Want to beat procrastination? Do this one thing first

A simple internet search will return a huge amount of advice about overcoming procrastination. And many of the articles have the same list format such as:

  • Get enough sleep.
  • Set a deadline.
  • Schedule the task in your calendar.
  • Break down big tasks into micro-steps.
  • Use the 10-minute rule.
  • Do 80% of the task.
  • List reasons why instead or why not.
  • Just do it!

All these strategies and tactics can be effective, and for some, they may be enough to kick start progress. But procrastination is a returning problem for many of us and even using some of the tactics above becomes a way to procrastinate.

For example, some of my clients constantly plan and schedule tasks in their calendar only never to carry out the task, before spending more time replanning and rescheduling. Staying locked in a cycle of unhelpful behaviour.

Procrastination is a form of avoidance
I’m equally guilty of procrastinating, take for example writing regular blog posts and producing content. Every digital marketing guru will tell you that content production is one of the best ways to grow your business online. Content generation equals leads which equal customers.

You’d think then, I’d be writing every day given the fact that I might be able to gain a client that will fund some of my more entertaining forms of procrastination, like playing video games.

Despite this, I continue to procrastinate and avoid writing. You may have more direct examples of not carrying out tasks that get you paid right away. Even the incentive of immediate cold hard cash isn’t enough to sway you off Facebook.

From an Acceptance and Commitment Training (ACT) point of view, one of the main reasons I’m avoiding this task is because of cognitive fusion.

Fusion is when you get wrapped up in your thoughts and essentially buy into them and believe what they have to say. You focus solely on the thoughts that you are having (memories, assumptions, beliefs, images etc).

Rather than being in the present moment and noticing what is going on around you through your senses. You will then take decisions based on your internal experience to avoid the unpleasant future your mind is serving up to you.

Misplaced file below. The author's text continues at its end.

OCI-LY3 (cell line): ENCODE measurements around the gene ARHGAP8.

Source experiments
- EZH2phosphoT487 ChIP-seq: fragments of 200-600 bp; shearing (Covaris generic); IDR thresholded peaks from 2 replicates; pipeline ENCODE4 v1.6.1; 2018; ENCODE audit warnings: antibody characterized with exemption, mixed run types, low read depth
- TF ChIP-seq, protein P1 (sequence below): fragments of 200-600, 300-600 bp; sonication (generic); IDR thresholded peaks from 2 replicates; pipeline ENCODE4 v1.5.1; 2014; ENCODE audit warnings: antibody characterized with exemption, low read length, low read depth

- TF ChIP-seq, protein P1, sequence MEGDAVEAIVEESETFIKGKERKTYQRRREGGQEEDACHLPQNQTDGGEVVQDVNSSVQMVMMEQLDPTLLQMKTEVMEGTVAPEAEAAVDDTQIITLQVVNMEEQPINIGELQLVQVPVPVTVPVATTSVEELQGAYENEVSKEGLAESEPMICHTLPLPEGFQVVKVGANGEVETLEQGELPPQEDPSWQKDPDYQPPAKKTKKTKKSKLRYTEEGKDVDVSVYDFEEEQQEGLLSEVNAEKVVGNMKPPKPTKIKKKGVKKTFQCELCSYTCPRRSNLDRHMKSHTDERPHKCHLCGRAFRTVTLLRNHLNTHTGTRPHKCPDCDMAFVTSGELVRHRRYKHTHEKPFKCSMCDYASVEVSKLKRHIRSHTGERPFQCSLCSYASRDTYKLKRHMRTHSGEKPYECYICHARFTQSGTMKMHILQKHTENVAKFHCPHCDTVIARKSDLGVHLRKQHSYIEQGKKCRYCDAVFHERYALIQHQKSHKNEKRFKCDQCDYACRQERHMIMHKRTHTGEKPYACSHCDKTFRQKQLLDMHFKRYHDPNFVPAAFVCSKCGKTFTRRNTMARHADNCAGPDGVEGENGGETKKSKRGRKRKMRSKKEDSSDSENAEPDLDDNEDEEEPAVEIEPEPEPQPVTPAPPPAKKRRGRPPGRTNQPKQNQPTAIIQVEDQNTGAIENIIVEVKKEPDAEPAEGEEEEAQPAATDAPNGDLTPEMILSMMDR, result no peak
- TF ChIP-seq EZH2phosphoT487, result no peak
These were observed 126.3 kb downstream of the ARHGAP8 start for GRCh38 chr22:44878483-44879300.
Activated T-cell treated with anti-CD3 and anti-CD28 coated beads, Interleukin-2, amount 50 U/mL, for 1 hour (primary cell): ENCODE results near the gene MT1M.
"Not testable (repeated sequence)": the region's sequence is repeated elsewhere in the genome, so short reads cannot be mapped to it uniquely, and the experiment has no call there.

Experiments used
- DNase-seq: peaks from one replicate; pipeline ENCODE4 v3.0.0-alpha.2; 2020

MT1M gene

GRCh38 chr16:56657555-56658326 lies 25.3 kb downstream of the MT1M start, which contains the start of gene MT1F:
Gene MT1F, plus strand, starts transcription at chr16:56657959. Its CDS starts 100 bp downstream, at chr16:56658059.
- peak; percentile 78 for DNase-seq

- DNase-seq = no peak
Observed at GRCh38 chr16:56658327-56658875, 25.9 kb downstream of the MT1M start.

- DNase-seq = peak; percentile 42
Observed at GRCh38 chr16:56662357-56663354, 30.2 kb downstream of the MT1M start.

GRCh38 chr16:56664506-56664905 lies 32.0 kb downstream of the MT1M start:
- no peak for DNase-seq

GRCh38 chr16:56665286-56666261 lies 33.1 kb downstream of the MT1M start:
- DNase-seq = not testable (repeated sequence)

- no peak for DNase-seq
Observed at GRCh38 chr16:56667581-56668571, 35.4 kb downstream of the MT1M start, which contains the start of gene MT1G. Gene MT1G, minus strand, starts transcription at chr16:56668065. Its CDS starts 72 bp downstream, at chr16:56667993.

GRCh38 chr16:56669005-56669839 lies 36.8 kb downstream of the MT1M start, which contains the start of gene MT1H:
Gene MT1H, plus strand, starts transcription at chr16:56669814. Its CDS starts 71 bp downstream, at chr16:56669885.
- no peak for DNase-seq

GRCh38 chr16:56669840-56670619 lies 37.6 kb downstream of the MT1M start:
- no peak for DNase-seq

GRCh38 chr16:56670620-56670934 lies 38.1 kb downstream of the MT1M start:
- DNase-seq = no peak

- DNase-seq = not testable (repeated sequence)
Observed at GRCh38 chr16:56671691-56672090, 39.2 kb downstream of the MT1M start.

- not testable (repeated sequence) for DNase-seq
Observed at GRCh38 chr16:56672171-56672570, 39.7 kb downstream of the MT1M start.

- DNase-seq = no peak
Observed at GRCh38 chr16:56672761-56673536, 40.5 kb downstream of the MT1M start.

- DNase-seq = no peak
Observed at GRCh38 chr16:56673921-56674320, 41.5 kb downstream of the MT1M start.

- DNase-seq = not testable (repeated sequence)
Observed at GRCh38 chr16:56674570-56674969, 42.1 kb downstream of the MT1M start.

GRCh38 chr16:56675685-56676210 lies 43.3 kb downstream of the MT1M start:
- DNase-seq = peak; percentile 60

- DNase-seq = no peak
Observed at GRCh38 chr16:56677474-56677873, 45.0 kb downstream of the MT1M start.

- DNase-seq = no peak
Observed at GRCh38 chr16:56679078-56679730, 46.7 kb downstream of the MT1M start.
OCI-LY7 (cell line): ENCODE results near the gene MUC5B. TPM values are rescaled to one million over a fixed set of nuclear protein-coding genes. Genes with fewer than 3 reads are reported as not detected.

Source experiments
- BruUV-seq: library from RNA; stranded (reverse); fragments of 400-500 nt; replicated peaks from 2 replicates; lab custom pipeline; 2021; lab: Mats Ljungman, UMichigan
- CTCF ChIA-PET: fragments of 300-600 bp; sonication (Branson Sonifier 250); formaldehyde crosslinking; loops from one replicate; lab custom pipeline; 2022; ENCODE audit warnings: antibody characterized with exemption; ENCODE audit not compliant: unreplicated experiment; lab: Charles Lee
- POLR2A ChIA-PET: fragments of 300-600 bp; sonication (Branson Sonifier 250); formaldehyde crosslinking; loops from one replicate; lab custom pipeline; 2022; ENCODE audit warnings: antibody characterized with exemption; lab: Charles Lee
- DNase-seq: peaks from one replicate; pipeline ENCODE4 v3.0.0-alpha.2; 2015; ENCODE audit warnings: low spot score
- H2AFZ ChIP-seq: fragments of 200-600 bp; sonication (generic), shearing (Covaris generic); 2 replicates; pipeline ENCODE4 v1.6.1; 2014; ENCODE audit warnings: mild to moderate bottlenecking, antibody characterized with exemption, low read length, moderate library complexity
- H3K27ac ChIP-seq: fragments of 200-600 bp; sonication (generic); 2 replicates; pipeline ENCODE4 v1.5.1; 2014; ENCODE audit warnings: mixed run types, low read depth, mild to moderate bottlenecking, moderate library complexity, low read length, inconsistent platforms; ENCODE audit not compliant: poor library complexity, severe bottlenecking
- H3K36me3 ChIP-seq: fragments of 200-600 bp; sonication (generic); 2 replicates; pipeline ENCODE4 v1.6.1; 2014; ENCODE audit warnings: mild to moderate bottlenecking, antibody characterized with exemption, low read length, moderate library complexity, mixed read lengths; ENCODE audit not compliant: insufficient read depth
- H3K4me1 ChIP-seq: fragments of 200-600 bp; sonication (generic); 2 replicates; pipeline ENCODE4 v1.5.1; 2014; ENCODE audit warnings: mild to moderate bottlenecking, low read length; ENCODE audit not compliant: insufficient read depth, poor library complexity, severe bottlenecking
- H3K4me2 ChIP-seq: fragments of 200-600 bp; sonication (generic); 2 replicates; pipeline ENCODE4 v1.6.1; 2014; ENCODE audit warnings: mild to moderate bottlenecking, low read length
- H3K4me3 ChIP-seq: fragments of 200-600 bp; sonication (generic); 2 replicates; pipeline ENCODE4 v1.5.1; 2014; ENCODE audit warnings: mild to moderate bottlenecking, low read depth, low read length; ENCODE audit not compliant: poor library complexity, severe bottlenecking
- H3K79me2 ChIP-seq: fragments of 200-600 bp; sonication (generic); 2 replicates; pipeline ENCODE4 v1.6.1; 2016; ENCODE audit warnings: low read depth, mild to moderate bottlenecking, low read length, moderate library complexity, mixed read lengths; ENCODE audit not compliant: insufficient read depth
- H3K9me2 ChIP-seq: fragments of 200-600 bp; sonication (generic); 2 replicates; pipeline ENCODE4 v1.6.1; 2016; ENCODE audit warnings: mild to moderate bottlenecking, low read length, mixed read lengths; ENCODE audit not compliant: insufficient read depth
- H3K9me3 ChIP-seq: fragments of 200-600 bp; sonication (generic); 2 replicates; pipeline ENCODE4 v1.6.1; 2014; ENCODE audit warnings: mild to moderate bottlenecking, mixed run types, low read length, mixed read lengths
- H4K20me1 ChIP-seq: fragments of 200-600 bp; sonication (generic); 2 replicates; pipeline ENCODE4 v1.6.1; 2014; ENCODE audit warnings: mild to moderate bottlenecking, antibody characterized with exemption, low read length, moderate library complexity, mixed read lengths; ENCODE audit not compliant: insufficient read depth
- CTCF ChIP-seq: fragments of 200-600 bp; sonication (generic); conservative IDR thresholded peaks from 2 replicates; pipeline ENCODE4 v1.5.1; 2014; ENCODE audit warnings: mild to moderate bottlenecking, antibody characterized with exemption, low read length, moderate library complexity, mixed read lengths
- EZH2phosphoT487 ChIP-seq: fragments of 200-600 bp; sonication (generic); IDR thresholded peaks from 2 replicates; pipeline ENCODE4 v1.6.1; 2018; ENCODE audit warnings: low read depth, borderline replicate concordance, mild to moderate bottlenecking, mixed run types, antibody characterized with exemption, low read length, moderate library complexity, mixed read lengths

The fusion is strong in this one
For me, whenever I sit down or contemplate writing a blog post the overwhelming thoughts and feelings centre around not being good enough, impostor syndrome and not being liked by others.

My thoughts will be;

‘I don’t know enough’, ‘I’m not a professional’, ‘no one will want to read it anyway what’s the point?’, ‘It doesn’t work so there is no point in trying’, ‘people will unfollow me’, ‘people will unsubscribe if they don’t like it’, along with this I’ll get my ‘not feeling good enough’ emotions.

These are a heaviness in the pit of my stomach, my heart beating faster, a feeling of anxiety and a restlessness requiring me to get up and do something else (normally cleaning or tidying up).

In fact, during the last few paragraphs, I’ve probably opened Facebook twice, checked registrations on Crowdcast and opened up WhatsApp to post in a group chat.

All ways to make myself feel better right now, by seeing how many likes I’ve got, find out how many new followers I’ve got and by sharing a joke with friends.

And now I’ve bought into my thoughts and in my mind, you are reading this and clicking unsubscribe or a host of other unpleasant outcomes. Much better not to write the blog post to avoid this unpleasant future that I’ve created.

Except none of this has actually happened, this blog has not been written so I don’t know how it’s going to go.

But I’m convinced that I do know.

How come is it that you are reading this now? How did I overcome these thoughts and feelings that seemed very real to me?

Defusing from my thoughts and feelings
Cognitive defusion is the process of putting some space between yourself and your thoughts. Rather than directly saying to myself

‘I’m not good enough’,

I might say;

‘I’m noticing that I’m having thoughts and feelings about not feeling good enough’.

I might also look at the workability of those thoughts, are they helpful or unhelpful?

They might well be true, someone might criticise, find fault, unfollow me or unsubscribe from my newsletter because of this article. But are these thoughts really helping me get my work done?

Probably not.

If restlessness and anxiety come up as I write, I might take some time to connect with the present moment.

There is my body, my breathing, this computer that I am typing on, the sounds around me.

All of these things are happening now and are in no way supporting the fantasy I’ve created. Bringing my attention to the here and now takes it away from analysing the past or creating the future.

I might also look at my values, how does writing this article fit with my values of helping others grow and perform better? Does taking this action take me towards a valued direction?

Finally, I might tap into something bigger than myself to look at my willingness to experience unpleasant thoughts and feelings so I can achieve my goals.

The takeaway point
Only once you have addressed the internal conflict that is going on are you ready to implement other strategies and tactics to get your work done.

In reality, unpleasant thoughts and feelings come up all the time. It is your mind’s way of trying to keep you safe from harm.

It is easier now for me to write because I have more confidence in my writing. It doesn’t mean that the thoughts and core beliefs go away, they will always be part of my experience just as yours are part of your experience.

But by putting space between them and yourself, connecting with the present moment, and your values you can make more conscious choices about your actions. Stopping yourself reacting to avoid the future that you’ve convinced yourself is going to happen.

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